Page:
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Europe: Trial Of Former German Spy Chief Ends Next Week

  • Roland Eggleston



Munich, 21 May 1997 (RFE/RL) -- A German court will decide next week whether the legendary spy chief of communist East Germany, Markus Wolf, should be jailed for his activities.

Wolf, 74, ran a highly-efficient espionage operation against West Germany from 1953-86 and lured many top officials and secretaries with access to secrets into working for him. But he is not on trial for spying. The four charges against him involve the kidnapping and blackmail of possible agents in west Germany and a defector from east Germany.

The prosecutor has demanded that the Dusseldorf court sentence him to three-and-a-half years imprisonment. The defense argues that there is no evidence to support the charges in some cases and others are covered by the statute of limitation and can no longer be prosecuted.

Wolf himself told the court this week that he was being prosecuted by the victors in the cold war espionage game and said that West Germany and its allies had carried out similar operations. He concluded his statement with a dramatic appeal to the German government to drop all charges against former East German agents as a contribution to German reunification.

Germany has been unsuccessful in efforts to prosecute Wolf for espionage and treachery. A conviction for treachery in 1993 was overturned by a higher court in 1995 which ruled that he was working legitimately for his own country, the GDR.

One of the present charges against Wolf is that in 1955 he organized the kidnapping to East Berlin of Christa Trapp, who was a secretary in the U.S. High Commission in West Berlin. It is alleged he tried to force her to spy for him by threatening the safety of her mother. The threats failed and Miss Trapp was soon returned to West Berlin. She now lives in the United States.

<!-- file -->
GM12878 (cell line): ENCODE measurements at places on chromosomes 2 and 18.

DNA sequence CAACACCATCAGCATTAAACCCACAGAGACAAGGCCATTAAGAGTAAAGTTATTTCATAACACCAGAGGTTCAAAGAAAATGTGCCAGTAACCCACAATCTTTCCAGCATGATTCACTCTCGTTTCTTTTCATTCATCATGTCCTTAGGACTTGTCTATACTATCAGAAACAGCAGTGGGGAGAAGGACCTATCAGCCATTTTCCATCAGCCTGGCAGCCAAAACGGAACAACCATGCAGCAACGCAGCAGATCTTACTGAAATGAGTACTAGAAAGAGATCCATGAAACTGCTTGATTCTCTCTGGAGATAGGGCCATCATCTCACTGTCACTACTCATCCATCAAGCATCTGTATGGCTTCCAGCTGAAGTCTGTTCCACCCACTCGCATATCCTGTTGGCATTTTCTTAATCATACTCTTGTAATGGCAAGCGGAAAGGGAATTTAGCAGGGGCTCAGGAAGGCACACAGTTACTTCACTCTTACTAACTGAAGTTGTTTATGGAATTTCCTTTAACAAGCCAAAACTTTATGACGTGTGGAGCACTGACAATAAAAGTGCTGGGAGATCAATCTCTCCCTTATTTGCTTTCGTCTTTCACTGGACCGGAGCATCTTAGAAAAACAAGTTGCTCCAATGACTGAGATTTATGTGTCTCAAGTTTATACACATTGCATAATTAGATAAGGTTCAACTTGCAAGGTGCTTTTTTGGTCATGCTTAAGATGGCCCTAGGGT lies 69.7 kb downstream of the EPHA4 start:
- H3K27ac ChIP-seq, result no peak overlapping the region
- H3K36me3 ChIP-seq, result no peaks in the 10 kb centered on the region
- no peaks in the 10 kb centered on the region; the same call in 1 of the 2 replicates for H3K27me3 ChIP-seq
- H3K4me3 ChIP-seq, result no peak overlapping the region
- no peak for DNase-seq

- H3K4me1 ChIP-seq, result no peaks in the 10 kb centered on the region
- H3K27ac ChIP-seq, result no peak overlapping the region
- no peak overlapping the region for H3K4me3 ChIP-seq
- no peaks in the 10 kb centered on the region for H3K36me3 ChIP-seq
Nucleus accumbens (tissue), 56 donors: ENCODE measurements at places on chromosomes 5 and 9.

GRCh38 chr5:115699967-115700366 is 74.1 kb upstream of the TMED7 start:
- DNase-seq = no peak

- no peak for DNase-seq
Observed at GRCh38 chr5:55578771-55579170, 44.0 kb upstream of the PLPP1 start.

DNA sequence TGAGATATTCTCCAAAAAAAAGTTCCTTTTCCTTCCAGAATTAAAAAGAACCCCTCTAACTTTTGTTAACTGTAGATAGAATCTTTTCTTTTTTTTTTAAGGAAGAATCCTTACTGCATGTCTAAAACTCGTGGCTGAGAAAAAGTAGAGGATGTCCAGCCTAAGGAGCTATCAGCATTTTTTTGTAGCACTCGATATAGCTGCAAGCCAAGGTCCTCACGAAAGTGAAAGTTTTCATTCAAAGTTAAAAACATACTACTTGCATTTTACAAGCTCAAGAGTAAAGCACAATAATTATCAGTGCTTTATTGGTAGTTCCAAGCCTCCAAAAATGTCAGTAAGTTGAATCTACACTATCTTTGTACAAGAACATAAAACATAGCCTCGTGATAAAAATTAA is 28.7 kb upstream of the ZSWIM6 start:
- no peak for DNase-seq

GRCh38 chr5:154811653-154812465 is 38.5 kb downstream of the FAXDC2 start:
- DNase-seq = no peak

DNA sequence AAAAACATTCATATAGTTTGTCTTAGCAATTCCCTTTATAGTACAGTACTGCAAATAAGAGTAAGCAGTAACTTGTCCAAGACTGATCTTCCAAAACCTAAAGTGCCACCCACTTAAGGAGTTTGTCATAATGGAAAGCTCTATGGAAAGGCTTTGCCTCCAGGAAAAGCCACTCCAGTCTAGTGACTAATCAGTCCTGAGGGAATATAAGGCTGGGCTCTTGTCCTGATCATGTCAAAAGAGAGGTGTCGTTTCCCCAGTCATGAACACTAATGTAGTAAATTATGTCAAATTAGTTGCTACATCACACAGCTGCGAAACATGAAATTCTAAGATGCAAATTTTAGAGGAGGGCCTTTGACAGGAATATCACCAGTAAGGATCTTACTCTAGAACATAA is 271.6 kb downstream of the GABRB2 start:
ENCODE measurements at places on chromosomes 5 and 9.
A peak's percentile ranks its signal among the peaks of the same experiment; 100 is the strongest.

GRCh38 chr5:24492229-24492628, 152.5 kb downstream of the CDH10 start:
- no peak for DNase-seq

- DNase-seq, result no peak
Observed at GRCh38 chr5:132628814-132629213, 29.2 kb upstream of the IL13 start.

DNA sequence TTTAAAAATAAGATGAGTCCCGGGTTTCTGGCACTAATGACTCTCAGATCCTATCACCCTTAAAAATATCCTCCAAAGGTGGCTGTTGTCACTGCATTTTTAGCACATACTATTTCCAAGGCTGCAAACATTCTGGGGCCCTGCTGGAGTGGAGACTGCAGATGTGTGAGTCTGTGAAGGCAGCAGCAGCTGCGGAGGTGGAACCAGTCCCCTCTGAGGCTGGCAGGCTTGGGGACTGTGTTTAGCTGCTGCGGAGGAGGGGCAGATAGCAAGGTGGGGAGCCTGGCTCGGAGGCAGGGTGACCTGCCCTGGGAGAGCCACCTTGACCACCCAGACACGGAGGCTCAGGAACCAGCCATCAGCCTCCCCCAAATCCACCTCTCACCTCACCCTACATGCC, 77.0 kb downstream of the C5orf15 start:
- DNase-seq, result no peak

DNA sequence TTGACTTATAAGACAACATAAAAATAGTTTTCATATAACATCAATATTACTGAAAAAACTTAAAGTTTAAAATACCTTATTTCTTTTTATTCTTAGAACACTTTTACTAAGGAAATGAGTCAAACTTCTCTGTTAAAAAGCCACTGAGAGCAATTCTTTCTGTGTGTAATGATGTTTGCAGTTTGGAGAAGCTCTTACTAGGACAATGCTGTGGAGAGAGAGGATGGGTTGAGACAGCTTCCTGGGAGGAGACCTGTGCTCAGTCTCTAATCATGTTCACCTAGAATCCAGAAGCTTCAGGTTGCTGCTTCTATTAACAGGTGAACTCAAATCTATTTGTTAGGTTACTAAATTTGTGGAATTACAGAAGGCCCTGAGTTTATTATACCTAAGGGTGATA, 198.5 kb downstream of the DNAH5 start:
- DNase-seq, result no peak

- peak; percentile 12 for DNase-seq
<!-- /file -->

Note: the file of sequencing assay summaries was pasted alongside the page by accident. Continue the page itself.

The defense answered the charge by reminding the court that such methods were common to both eastern and western espionage services in the 1950's and that in any case the alleged offense took place more than 40 years ago and is covered by the Statute of Limitations.

Wolf is also accused of arranging the 1959 arrest of a man named Georg Angerer, who had been an interpreter for the Gestapo during the Nazi occupation of Norway. The prosecution alleged that Wolf wanted to pressure Angerer into falsely accusing the strongly anti-communist Mayor of Berlin, Willy Brandt, of having been a Gestapo spy during the war. Brandt later went on to become German chancellor.

The defense said that in fact Angerer had been detained because there was good reason to believe that he had participated in nazi war crimes. The defense also pointed out that since Angerer is now dead there is no way his statements can be properly challenged after 38 years.

The other charges against Wolf involve an east German intelligence officer, Walter Thrane, who defected to the West in 1962. A little more than a month later both were kidnapped and taken back to east Germany by way of Austria and Czechoslovakia. Both were sentenced to long jail terms.

Wolf's defense lawyers demanded his acquittal on these charges, arguing there was no evidence to connect him with the affair. The defense lawyers said the charges against Wolf were based only on "hearsay." They also noted that other witnesses have given evidence that the kidnapping was arranged by the East German security chief Erich Mielke.

The end of the trial coincides with the publication of Wolf's memoirs, titled "Man Without a Face", as he was known in the west for many years. Wolf claims that after East Germany collapsed the U.S. intelligence agency, the CIA, offered him more than a million dollars, sanctuary and a new identity if he would provide details of his intelligence operations against the West and the names of his agents. The book is to appear in 13 countries. The first excerpts were published this week in the German magazine "Stern."
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